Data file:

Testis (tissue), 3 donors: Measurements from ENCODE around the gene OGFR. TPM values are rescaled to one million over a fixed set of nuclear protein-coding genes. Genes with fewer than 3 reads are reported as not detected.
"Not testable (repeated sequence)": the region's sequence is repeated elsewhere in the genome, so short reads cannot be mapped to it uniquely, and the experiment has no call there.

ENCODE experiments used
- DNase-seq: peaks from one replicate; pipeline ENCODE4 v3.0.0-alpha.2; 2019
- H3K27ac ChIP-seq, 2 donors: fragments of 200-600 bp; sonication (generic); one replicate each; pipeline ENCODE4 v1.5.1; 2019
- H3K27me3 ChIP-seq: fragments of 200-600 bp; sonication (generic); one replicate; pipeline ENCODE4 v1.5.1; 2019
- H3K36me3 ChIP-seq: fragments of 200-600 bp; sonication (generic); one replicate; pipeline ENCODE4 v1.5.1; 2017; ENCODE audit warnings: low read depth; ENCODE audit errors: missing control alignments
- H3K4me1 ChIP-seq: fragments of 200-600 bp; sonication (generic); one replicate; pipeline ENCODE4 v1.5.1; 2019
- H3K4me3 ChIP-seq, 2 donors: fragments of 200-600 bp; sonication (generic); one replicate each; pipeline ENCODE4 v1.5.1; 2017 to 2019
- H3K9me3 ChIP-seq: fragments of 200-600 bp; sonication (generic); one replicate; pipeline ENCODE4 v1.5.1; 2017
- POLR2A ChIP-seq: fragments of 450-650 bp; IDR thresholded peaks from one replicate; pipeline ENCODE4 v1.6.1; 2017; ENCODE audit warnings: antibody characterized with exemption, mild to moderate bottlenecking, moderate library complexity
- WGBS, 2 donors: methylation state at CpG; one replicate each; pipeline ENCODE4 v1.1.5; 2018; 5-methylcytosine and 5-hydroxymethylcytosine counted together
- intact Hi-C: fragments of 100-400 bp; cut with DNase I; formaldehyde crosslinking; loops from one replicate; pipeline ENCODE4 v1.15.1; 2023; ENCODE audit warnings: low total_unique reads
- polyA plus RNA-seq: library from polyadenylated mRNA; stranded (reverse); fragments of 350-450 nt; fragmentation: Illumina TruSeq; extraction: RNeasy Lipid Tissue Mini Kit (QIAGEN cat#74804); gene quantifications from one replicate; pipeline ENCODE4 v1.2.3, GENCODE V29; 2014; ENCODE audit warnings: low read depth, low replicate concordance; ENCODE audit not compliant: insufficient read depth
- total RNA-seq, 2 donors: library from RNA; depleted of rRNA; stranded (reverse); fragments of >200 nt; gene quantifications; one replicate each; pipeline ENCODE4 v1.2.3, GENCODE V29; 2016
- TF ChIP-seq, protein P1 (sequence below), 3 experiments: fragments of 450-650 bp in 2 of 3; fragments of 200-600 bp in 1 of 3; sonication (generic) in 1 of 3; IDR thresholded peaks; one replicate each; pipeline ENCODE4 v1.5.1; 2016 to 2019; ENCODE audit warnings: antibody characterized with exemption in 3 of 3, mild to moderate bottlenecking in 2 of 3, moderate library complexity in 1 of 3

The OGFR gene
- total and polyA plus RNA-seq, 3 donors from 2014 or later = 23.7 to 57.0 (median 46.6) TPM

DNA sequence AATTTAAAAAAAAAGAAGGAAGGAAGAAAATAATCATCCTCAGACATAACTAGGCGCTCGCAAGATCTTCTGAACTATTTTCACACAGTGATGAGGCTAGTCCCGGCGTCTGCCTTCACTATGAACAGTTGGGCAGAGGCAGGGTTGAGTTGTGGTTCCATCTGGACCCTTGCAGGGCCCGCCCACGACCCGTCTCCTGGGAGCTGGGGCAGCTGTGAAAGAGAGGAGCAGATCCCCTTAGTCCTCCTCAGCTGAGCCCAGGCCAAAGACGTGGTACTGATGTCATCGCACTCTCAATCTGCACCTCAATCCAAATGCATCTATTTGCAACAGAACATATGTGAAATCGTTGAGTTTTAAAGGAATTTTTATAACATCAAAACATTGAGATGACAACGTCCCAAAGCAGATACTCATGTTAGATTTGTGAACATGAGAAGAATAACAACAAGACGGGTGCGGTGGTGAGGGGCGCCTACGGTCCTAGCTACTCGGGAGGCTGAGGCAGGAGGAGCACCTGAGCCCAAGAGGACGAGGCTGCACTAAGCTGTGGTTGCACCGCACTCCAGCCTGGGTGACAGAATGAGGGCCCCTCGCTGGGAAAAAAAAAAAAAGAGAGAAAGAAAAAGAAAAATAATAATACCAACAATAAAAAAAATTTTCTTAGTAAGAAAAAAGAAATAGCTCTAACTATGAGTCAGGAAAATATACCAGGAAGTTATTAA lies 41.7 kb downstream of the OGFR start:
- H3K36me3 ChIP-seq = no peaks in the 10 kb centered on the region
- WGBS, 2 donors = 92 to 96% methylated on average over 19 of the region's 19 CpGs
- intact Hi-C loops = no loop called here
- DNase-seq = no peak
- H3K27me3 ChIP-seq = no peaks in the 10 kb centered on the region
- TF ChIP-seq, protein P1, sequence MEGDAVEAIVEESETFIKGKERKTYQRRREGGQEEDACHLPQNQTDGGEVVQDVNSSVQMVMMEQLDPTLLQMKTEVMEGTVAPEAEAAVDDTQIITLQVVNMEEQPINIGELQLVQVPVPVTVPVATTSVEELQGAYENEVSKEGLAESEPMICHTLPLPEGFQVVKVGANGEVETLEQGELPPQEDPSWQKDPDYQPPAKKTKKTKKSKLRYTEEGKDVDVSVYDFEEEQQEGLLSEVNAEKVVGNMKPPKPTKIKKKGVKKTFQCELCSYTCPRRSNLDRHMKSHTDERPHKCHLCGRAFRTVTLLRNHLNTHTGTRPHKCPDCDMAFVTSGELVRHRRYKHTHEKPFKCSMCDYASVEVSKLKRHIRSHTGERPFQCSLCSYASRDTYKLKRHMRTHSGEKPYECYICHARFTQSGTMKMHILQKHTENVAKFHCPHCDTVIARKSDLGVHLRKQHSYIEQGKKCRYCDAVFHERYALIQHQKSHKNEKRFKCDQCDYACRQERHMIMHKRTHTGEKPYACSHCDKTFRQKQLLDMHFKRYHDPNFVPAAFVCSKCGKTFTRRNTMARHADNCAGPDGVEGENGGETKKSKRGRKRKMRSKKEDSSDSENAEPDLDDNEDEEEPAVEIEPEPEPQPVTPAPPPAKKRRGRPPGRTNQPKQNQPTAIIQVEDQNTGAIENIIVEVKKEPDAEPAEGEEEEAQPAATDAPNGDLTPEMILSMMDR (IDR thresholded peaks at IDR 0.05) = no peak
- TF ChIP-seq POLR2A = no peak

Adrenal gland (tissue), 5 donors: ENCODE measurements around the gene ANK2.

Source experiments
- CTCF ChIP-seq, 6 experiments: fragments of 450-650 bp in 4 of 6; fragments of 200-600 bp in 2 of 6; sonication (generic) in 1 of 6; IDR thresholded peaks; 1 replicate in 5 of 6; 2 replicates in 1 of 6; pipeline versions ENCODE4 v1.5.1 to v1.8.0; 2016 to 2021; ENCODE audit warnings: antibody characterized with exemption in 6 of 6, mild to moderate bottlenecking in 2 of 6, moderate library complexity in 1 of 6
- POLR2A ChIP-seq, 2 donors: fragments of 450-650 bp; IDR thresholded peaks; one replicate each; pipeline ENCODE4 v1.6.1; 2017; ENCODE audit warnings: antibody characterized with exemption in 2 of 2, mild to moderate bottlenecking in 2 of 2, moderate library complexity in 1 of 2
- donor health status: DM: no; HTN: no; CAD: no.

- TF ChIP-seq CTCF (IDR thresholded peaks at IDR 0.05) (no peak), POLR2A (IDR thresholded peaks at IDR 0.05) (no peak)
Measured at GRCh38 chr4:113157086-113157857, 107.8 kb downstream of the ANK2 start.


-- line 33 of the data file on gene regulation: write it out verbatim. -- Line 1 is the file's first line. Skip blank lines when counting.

Measured at GRCh38 chr4:113157086-113157857, 107.8 kb downstream of the ANK2 start.